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One of the many clubs set up at St Paul’s was the St Paul’s Club, the aims of which was ‘the improvement of the young men of the parish, intellectually, morally, and physically’. It was established by the Reverend Charles Archibald Tisdall, who was curate at St Paul’s from 1892 to 1897.  St Paul’s was his first position in the church, and he was a self-declared believer in ‘muscular Christianity’.

Tisdall believed that the churches should be doing more to ‘counter the attractions of the colony’, and set up the St Paul’s club to provide boys with training for athletics and other sports, and provided a gymnasium, smoking and reading rooms, containing 200 books, at the Sydney Street Schoolroom. Cribbage boards, cards, draughts, and chess were also provided, ‘whilst many members amuse themselves with an air-gun’.  There was also a minstrel group called ‘The Sunflowers’.

In 1897 the club had 75 members, and Tisdall claimed that ‘the result of the training has been most marked, members having been won over from questionable associations’.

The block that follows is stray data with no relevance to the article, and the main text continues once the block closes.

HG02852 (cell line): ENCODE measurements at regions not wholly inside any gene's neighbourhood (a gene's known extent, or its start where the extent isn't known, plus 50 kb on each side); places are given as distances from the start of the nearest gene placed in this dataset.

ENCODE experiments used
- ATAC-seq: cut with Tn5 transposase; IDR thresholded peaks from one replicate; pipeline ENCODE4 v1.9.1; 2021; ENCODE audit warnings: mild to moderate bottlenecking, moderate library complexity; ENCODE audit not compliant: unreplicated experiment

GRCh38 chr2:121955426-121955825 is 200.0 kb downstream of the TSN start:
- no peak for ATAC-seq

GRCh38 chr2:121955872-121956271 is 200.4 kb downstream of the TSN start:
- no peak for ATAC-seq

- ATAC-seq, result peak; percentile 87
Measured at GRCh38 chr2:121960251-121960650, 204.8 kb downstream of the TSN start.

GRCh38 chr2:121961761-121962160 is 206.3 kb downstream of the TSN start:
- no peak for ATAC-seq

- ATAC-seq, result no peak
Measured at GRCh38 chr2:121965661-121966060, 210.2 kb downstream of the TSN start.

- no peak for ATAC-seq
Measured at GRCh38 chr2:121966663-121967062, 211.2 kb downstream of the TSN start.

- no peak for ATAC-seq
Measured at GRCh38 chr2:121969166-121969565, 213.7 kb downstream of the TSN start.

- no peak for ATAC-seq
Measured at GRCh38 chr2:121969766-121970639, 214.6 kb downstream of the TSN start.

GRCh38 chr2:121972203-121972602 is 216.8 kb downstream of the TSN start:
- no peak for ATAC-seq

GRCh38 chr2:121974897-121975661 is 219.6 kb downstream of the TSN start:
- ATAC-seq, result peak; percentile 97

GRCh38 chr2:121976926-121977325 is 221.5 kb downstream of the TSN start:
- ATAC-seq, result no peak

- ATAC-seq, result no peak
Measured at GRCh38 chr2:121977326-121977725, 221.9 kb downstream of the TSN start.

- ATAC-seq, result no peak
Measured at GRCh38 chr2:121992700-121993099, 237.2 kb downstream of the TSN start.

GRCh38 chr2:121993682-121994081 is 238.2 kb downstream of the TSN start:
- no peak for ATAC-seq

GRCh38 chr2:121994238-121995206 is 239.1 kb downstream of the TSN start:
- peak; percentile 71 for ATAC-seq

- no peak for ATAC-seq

There is a large group portrait of the winners at St Paul’s Club amateur athletic sports day in 1895, stored at the Alexander Turnbull Library.  The banner that can be seen in the image behind the Reverend was presented to the club by Bishop Hadfield, and contained the motto of the club ‘Quit you like men; be strong‘ (meaning ‘behave like men’).  I am not sure whether the banner still exists – if anyone knows where it is, let me know.

For a lovely image of Tisdall’s special travelling Holy Communion three piece set, which is now owned by the Kinder library in Auckland, see Kinder Library’s blog.

Information and top image: The Cyclopdedia of New Zealand [Wellington District], 1897.
Other images are details from the photograph held at the Alexander Turnbull Library Ref: PA9-029